Hands on with Elgato’s eyeTV Mobile, part 2: iPad app

Real, live TV on your mobile device with no data usage. It’s what we thought we’d all get when we bought those portable TVs that were such common stocking stuffers in the past few years. The work just fine if you’re standing still, but the moment you move, the party’s over. Well, the party’s back on with Elgato’s eyeTV Mobile accessory for iOS devices. Let’s see how it works.

The eyeTV module itself is small, a little bit bigger than a short stack of quarters. A truly minuscule monopole antenna attaches to it. Unfortunately, the device is simply too small to use a standard f connector for its antenna, although if you are willing to sacrifice the included desktop antenna and you’re handy with a soldering iron it wouldn’t be too hard to make an adapter if need be.

The module charges via USB and its solid red light changed to green within a few hours, indicating a full charge. It’s a good idea to keep this bad boy charging, however; I noticed that battery life 48 hours later was significantly decreased even though I didn’t use it.

Plug the eyeTV into the dock connector for the first time (We’ll test Lightning connector support in a future article) and the device prompts you to go to the App Store to download the free app. In later tests it gave us a polite pop-up window asking if it was OK to launch the app. App installation is typically easy, with the more-or-less standard boilerplate full of text that most of us agree to without reading. (Come on, you know you do.)

Once the app figures out your location with the help of the device’s built-in location sensors, it does an automatic scan for channels. This took only a few seconds and yielded several channels in the Los Angeles area. I am sure that if I had been outdoors for this review I would have found even more. A new scan can be done easily.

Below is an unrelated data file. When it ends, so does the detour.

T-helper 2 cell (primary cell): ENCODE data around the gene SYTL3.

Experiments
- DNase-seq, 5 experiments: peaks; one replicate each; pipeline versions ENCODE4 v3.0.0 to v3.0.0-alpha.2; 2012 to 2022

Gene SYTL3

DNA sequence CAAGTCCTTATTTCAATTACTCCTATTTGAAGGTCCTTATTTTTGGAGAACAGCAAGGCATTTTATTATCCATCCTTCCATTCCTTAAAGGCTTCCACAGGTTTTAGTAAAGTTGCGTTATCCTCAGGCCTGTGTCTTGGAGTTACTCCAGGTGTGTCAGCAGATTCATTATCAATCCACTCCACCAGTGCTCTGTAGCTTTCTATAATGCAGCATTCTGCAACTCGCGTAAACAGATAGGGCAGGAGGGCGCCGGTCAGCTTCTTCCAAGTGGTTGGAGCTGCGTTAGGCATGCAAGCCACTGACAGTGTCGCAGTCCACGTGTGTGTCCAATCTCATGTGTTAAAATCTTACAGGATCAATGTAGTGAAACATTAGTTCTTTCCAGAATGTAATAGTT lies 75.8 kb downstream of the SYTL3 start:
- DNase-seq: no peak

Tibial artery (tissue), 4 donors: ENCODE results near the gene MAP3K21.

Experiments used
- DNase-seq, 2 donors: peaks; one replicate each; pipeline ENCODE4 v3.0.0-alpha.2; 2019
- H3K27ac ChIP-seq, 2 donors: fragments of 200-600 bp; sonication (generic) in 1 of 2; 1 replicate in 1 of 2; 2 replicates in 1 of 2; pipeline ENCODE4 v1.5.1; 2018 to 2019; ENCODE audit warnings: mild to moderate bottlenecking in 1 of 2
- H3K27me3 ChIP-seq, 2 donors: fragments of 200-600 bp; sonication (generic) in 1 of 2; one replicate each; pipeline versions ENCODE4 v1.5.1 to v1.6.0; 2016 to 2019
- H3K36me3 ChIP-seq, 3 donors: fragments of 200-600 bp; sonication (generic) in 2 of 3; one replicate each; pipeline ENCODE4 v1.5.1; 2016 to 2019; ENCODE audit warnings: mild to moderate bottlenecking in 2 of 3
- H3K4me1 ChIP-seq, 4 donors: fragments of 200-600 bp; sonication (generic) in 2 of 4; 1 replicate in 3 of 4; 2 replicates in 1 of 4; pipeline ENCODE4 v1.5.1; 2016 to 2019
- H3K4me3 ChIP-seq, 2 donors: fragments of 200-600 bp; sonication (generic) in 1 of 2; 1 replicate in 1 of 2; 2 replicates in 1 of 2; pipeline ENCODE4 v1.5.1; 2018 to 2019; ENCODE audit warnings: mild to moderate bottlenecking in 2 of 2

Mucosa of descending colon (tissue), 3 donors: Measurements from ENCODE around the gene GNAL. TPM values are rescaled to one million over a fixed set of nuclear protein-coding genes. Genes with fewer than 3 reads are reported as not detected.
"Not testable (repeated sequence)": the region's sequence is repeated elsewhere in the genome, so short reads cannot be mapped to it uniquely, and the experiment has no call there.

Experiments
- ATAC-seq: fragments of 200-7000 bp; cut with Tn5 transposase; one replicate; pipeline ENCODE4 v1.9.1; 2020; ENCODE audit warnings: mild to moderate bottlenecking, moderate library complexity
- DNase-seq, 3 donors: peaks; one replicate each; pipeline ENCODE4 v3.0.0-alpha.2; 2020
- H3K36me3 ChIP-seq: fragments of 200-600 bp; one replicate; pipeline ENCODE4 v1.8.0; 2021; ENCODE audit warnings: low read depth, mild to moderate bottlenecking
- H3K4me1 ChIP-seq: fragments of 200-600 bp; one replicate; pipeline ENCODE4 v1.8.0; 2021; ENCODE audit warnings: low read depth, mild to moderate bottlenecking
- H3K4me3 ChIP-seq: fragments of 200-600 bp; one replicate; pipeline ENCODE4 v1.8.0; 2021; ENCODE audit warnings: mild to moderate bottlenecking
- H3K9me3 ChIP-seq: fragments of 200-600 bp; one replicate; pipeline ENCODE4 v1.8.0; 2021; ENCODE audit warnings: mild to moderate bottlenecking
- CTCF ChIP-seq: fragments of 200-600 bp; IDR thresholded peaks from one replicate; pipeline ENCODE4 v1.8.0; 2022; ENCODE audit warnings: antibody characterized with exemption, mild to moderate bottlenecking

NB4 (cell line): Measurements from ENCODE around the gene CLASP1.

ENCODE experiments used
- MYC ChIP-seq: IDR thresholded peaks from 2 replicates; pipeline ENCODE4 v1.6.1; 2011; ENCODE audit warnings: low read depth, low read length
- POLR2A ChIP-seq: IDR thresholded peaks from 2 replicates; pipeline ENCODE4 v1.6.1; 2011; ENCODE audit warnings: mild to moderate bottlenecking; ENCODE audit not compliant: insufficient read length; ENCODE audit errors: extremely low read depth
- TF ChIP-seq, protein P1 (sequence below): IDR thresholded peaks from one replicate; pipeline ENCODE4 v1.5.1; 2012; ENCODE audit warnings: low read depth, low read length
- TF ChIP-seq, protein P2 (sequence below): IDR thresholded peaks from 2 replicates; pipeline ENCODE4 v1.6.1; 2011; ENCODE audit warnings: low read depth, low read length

From there, it’s fairly straightforward. There is a list of channels and, if guide data is available, an onscreen guide. I was surprised to find no guide data available in Los Angeles. Tap on a channel to start watching.

Overall quality is not going to be mistaken for HD, even with a Retina Display iPad. It’s not the device’s fault, though; Mobile DTV is designed around a standard-definition model. I guess if you’re going to be using it on a smaller device it doesn’t matter. The picture quality was better than the 300-line LCD of my cheap portable, though, and the picture was clear and free of interference even as I walked around the room.

I was pleasantly surprised to see quite a few built-in features. Zoom and closed captioning were easy to find, and what’s that? Believe it or not, the eyeTV has limited DVR functionality as well. You can’t schedule recordings or keep them, but while watching you have access to pause, rewind and fast forward. This was unexpected and yet it’s something I take for granted in the house. There’s also the almost-mandatory share button that lets you tell all your friends, followers or stalkers what you’re doing.

I watched live TV with this device for about half an hour without any blips whatsoever, but other than walking around the office I didn’t take it very far. In a future article we’ll take the show on the road and see how well it performs in a moving car (while someone else is driving, of course.)